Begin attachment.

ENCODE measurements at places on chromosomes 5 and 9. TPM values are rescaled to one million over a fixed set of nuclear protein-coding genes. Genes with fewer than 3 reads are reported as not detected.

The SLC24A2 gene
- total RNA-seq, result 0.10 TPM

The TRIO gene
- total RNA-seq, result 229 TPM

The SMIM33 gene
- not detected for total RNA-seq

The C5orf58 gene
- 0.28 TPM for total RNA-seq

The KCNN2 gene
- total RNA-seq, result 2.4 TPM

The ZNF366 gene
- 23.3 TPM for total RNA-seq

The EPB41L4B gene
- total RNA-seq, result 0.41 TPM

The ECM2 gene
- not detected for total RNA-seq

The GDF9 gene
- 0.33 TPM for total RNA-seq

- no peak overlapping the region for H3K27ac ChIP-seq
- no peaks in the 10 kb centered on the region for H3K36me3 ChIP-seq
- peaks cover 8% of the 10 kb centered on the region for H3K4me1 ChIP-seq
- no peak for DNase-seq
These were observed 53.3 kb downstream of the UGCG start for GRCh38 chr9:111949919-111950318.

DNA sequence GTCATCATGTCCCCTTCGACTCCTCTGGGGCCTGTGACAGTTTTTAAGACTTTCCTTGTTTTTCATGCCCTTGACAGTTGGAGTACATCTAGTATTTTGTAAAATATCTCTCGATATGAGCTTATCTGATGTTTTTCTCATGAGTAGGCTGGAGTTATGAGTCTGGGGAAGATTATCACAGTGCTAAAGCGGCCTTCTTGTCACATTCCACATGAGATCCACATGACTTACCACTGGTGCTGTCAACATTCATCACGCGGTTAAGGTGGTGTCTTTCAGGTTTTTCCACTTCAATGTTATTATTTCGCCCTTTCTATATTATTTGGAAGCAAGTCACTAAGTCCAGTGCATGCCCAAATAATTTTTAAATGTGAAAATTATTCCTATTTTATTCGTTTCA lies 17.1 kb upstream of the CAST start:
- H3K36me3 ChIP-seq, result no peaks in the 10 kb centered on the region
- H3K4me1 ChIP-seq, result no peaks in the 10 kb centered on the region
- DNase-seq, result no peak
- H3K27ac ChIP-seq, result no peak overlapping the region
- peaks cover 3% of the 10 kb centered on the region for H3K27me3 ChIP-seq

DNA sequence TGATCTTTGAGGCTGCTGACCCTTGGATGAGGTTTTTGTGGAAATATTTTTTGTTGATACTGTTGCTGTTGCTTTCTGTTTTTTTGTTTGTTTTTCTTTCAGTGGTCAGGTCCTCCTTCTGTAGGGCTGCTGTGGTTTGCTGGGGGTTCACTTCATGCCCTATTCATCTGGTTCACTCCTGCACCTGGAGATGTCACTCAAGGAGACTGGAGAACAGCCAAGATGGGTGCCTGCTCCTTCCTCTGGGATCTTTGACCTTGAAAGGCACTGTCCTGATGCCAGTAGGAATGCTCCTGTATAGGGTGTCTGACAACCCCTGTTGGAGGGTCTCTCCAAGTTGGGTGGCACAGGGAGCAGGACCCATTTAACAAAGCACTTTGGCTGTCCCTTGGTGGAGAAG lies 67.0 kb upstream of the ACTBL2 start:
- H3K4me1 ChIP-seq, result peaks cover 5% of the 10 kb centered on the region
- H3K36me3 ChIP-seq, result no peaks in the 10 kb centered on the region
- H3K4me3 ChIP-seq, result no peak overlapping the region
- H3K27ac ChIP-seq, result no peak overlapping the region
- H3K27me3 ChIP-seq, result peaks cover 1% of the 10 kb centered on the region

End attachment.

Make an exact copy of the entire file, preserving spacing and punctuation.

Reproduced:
ENCODE measurements at places on chromosomes 5 and 9. TPM values are rescaled to one million over a fixed set of nuclear protein-coding genes. Genes with fewer than 3 reads are reported as not detected.

The SLC24A2 gene
- total RNA-seq, result 0.10 TPM

The TRIO gene
- total RNA-seq, result 229 TPM

The SMIM33 gene
- not detected for total RNA-seq

The C5orf58 gene
- 0.28 TPM for total RNA-seq

The KCNN2 gene
- total RNA-seq, result 2.4 TPM

The ZNF366 gene
- 23.3 TPM for total RNA-seq

The EPB41L4B gene
- total RNA-seq, result 0.41 TPM

The ECM2 gene
- not detected for total RNA-seq

The GDF9 gene
- 0.33 TPM for total RNA-seq

- no peak overlapping the region for H3K27ac ChIP-seq
- no peaks in the 10 kb centered on the region for H3K36me3 ChIP-seq
- peaks cover 8% of the 10 kb centered on the region for H3K4me1 ChIP-seq
- no peak for DNase-seq
These were observed 53.3 kb downstream of the UGCG start for GRCh38 chr9:111949919-111950318.

DNA sequence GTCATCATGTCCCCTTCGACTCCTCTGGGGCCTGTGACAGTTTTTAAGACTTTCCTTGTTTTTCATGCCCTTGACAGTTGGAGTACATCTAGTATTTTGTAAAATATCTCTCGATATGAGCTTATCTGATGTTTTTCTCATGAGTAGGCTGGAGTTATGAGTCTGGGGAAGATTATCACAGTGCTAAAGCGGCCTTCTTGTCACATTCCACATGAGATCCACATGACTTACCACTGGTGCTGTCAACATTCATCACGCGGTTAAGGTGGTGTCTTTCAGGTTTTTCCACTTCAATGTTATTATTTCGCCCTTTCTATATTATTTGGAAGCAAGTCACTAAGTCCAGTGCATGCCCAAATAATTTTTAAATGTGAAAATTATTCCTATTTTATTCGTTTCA lies 17.1 kb upstream of the CAST start:
- H3K36me3 ChIP-seq, result no peaks in the 10 kb centered on the region
- H3K4me1 ChIP-seq, result no peaks in the 10 kb centered on the region
- DNase-seq, result no peak
- H3K27ac ChIP-seq, result no peak overlapping the region
- peaks cover 3% of the 10 kb centered on the region for H3K27me3 ChIP-seq

DNA sequence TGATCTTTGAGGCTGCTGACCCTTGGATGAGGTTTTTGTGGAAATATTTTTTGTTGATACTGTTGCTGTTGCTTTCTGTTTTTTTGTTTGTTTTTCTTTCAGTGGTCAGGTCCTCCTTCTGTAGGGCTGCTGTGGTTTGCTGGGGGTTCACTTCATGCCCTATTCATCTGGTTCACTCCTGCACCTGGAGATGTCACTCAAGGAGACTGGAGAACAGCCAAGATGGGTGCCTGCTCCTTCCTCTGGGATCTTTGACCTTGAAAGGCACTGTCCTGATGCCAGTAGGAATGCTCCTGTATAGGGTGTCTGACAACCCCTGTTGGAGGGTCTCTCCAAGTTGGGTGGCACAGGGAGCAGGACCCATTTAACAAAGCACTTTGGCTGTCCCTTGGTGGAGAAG lies 67.0 kb upstream of the ACTBL2 start:
- H3K4me1 ChIP-seq, result peaks cover 5% of the 10 kb centered on the region
- H3K36me3 ChIP-seq, result no peaks in the 10 kb centered on the region
- H3K4me3 ChIP-seq, result no peak overlapping the region
- H3K27ac ChIP-seq, result no peak overlapping the region
- H3K27me3 ChIP-seq, result peaks cover 1% of the 10 kb centered on the region